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Gelsinger said: “We have our GPU architecture where we are gonna start being in a position to really put pressure on Nvidia for the first time ever.”
That is, of course, a reference to Intel Arc GPUs which are the firm’s discrete high-end graphics cards that are expected to arrive in Q1 of 2022. These cards will, of course, go up against AMD as well as Nvidia, but it’s the latter that very much holds the lion’s share of the desktop graphics card market.
Gelsinger further asserted that incoming Alder Lake processors, which are due to debut later in 2021 – the rumor mill believes we’re looking at an October launch, then mid-November on-sale date – will offer something special too, and indeed a step forward in line with the one AMD took with its original Zen processors.
When interviewer Ferragu asks about whether there’ll “be a Zen moment for Intel”, Gelsinger replies: “We have a number of things going on over here ... We are rolling out the heterogenous architecture that is part of Alder Lake where we have big and little cores, you know AMD only has one. We’ll have a higher performance and a more energy-efficient version of the core, pretty compelling…”
Of course, AMD believes that it only needs one type of core (at least for now), but still, there’s no doubting that what we’ve been hearing about Alder Lake performance does indeed sound enticing.
Gelsinger further boasts that there are other major architectural developments “cooking back in the labs” for the future that are a “pretty dramatic step forward and well beyond anything that was talked about yet”.
Some of those innovations won’t be unveiled for a couple of years, though, he observes, so it would seem a good bet that he’s referencing Meteor Lake here, which will be Intel’s big move to 7nm expected to happen in 2023 if things stay on track.
Analysis: GPU pressure on the pricing front, maybe?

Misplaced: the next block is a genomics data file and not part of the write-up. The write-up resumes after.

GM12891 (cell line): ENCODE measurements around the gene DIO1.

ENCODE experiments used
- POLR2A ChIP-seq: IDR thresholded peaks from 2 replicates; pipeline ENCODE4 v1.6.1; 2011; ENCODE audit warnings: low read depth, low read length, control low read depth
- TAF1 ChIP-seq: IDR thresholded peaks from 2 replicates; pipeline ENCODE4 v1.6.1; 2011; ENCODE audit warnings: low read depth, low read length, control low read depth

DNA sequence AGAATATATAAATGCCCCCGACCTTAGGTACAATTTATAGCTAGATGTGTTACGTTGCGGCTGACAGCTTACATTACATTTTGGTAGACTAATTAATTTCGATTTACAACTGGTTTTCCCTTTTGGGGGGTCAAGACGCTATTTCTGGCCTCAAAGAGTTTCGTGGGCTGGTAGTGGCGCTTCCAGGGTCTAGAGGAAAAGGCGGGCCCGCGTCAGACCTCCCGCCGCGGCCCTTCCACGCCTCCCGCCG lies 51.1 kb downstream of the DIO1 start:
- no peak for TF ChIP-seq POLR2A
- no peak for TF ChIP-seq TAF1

Naturally, it’s the CEO’s job to talk up the prospects of their company and incoming products, but it’s clear enough that Intel is now on a push to start seriously hyping the incoming Intel Arc GPUs, following the recent official announcement of the discrete graphics cards (and some further revelations around the branding of these offerings).
The indication that Intel is aiming squarely at Nvidia to ‘really’ put some pressure on Team Green is ambitious, for sure. What we don’t know is how that pressure will be applied – and what we might hope for is that Intel’s attack could come at least partially on the pricing front. Frankly, the cost of graphics cards has got pretty ridiculous in recent times, and the rumor mill reckons that Nvidia’s next-gen cards – due to turn up later in 2022 (maybe very late) – might be even pricier.
At the very least, having a third player in the market and more discrete gaming GPUs on the table will be a massive boon just purely in terms of increased choice and stock levels, particularly as we keep hearing that the chip shortage might drag on and on throughout 2022, and maybe even into 2023…
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Darren is a freelancer writing news and features for TechRadar (and occasionally T3) across a broad range of computing topics including CPUs, GPUs, various other hardware, VPNs, antivirus and more. He has written about tech for the best part of three decades, and writes books in his spare time (his debut novel - 'I Know What You Did Last Supper' - was published by Hachette UK in 2013).